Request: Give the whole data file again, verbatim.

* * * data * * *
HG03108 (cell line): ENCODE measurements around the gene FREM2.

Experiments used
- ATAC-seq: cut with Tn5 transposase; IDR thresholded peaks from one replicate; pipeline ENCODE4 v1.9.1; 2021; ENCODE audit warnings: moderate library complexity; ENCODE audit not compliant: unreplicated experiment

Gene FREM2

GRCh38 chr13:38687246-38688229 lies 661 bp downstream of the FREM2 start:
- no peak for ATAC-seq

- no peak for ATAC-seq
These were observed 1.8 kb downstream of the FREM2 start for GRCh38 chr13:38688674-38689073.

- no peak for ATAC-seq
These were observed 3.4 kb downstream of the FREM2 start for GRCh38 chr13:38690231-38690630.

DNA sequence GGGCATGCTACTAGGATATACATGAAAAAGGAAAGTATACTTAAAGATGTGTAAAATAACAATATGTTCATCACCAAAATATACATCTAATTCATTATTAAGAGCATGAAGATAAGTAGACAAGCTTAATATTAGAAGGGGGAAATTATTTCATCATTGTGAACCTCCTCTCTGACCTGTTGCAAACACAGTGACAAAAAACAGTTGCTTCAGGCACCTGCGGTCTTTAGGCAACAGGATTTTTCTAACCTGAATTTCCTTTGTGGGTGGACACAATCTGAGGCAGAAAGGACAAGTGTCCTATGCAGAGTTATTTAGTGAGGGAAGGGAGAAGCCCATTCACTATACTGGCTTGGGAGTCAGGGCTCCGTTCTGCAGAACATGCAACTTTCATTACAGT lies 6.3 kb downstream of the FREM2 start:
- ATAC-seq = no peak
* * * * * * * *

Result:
HG03108 (cell line): ENCODE measurements around the gene FREM2.

Experiments used
- ATAC-seq: cut with Tn5 transposase; IDR thresholded peaks from one replicate; pipeline ENCODE4 v1.9.1; 2021; ENCODE audit warnings: moderate library complexity; ENCODE audit not compliant: unreplicated experiment

Gene FREM2

GRCh38 chr13:38687246-38688229 lies 661 bp downstream of the FREM2 start:
- no peak for ATAC-seq

- no peak for ATAC-seq
These were observed 1.8 kb downstream of the FREM2 start for GRCh38 chr13:38688674-38689073.

- no peak for ATAC-seq
These were observed 3.4 kb downstream of the FREM2 start for GRCh38 chr13:38690231-38690630.

DNA sequence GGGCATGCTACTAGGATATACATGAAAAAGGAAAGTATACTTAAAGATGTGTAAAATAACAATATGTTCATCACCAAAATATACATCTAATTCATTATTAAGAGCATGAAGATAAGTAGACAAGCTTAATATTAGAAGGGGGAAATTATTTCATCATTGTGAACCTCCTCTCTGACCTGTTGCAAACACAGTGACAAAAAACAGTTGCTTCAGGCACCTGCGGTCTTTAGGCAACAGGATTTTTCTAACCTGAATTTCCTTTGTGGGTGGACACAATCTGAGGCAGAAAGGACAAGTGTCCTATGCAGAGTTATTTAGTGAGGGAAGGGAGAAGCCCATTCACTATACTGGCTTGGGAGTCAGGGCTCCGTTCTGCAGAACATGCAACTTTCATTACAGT lies 6.3 kb downstream of the FREM2 start:
- ATAC-seq = no peak